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tv   BBC News  BBC News  September 24, 2017 9:00am-9:31am BST

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this is bbc news. i'm ben brown, the headlines at 9am. the labour party conference opens in brighton later asjeremy corbyn comes under pressure to keep britain in the single market and customs union after brexit. in the single market and customs voting has opened in germany's federal elections, with chancellor angela merkel expected to retain power. donald trump face a growing backlash from us sports stars after his criticism of players who've been protesting over race relations. he is now using sports as the platform to divide us. we all know how much sport brings us together. we all know how much sport brings us together. six people are been injured in a suspected acid attack at a shopping centre in east london. also in the next hour prince harry opens this year's invictus games for wounded service personnel in canada. over eight days, 550 individuals from seventeen nations will compete in 12 sports. and our sunday morning
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edition of the papers is at nine thirty five — this mornings reviewers are prashant rao and vincent moss. good morning and welcome to bbc news. the labour party conference begins today in brighton, where jeremy corbyn is facing renewed calls to commit labour to keeping the uk in the single market and customs union after brexit. yesterday the labour leader told delegates they're "in a moment of great change" and must "prepare to form a government". our political correspondent, iain watson, has more. what a difference a year makes. at
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the last labour conferencejeremy corbyn had just seen of the bitter leadership challenge. now he's getting used to the sound of adulation. at a rally he said he could change the party and the country. to bring about the socialjustice we want, to bring about the society we want. to get the unity we want and together, together, together, we can and will do it! despite this show of unity the meaning of london has criticised jeremy corbyn in the past and very nearly didn't get at least speaking slot. the nature of the labour conference has changed. this labour conference has changed. this labour conference is going to be different from any other. instead of big set piece speeches, they will be more events like this. for party members.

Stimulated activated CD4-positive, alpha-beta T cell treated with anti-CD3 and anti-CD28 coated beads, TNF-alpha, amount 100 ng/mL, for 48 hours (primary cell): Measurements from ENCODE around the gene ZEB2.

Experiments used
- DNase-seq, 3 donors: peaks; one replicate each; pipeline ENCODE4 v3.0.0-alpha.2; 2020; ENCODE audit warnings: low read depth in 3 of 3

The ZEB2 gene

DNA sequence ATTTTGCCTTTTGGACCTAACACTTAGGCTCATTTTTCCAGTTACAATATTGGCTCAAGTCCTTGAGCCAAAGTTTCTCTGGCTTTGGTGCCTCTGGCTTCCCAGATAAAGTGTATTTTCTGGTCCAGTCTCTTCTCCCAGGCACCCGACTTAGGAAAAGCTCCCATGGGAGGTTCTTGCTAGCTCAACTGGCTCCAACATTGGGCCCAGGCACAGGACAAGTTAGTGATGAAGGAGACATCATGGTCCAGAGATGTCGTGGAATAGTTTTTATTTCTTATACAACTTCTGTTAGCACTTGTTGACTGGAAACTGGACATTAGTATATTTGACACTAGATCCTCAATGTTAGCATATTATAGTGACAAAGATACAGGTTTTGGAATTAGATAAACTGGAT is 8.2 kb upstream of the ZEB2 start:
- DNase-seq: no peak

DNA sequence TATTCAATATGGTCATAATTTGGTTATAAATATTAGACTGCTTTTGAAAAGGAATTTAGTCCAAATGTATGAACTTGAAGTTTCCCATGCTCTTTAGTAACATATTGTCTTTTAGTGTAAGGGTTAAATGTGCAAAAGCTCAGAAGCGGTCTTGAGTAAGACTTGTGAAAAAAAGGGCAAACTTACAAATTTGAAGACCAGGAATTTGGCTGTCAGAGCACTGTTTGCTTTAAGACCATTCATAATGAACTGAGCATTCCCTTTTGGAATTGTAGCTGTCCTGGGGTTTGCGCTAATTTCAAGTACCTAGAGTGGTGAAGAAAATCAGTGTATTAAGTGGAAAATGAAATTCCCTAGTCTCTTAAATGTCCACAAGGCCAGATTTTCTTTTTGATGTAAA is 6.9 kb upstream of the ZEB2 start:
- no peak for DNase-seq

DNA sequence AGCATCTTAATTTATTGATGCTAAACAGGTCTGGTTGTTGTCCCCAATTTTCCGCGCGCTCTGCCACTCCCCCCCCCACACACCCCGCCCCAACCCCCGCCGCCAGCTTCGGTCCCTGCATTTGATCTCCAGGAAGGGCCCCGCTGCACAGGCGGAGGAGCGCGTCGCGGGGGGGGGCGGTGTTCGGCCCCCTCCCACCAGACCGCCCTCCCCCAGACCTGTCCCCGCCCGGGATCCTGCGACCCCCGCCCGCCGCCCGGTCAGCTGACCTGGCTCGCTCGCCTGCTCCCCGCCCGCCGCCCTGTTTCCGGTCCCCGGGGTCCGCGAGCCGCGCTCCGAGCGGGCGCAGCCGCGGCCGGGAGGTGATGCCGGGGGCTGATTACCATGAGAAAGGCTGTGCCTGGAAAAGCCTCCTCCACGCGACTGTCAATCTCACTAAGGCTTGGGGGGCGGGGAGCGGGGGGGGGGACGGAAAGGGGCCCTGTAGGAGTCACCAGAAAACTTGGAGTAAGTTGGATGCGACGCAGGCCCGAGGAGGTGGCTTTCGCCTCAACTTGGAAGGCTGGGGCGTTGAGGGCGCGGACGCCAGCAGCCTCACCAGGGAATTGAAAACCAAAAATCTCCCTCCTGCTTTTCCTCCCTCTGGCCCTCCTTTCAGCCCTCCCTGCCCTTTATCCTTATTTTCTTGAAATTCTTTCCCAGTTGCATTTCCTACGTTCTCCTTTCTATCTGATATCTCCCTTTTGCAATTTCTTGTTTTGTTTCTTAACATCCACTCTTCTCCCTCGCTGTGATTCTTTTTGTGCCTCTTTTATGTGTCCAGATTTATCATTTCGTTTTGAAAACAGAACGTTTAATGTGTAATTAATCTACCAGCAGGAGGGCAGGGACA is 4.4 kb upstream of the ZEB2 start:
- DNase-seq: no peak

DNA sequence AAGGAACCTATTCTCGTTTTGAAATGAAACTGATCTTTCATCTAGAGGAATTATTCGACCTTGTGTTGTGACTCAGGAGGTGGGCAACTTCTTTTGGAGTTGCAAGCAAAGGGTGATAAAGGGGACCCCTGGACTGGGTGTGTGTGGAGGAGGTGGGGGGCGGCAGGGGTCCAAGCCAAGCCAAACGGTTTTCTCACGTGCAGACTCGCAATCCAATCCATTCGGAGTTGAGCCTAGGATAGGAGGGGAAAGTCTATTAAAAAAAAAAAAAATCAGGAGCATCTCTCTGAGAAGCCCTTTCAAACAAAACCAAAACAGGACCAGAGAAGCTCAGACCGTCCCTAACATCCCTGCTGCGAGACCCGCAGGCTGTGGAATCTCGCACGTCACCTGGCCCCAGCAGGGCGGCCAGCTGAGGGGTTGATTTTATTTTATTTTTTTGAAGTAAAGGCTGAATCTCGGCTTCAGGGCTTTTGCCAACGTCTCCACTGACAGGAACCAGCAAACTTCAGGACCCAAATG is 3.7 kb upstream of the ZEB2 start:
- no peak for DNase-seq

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they will be policy announcements, john mcdonald will pledge his willingness to work with the government to reduce student debt significantly. but, some policies will be more controversial. the right and left of the party are challenging the leadership to commit to staying inside the single market after brexit. we are committed to a transitional period when we will stay in the single market, in the customs union. but that is not a definite trigger indefinite transitional period. she is talking about two years. we are talking about a fixed transitional period when we stay in the single market and customs union. why labour activists are in good spirits this week, disagreements continue. let's get the thoughts of of our
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political editor who was at the conference. ifjeremy corbyn takes a look at the front pages it's not about civil war in the labour party, it's about civil war in the tory party. that will please jeremy corbyn. he'll be delighted. the tensions in the tory party over brexit, the tensions in the labour party will also be over brexit. it is the monumental issue which shapes or politics. while mr corbyn comes here, he has absolutely got the driving seat of his party now. it is almost a victory conference in some ways, although he didn't win. he did much better than any of his critics expected. he has consolidated his position within the party. we won't see questions about his leadership oi’ see questions about his leadership or tussles over it. the flash point will be brexit and the push by many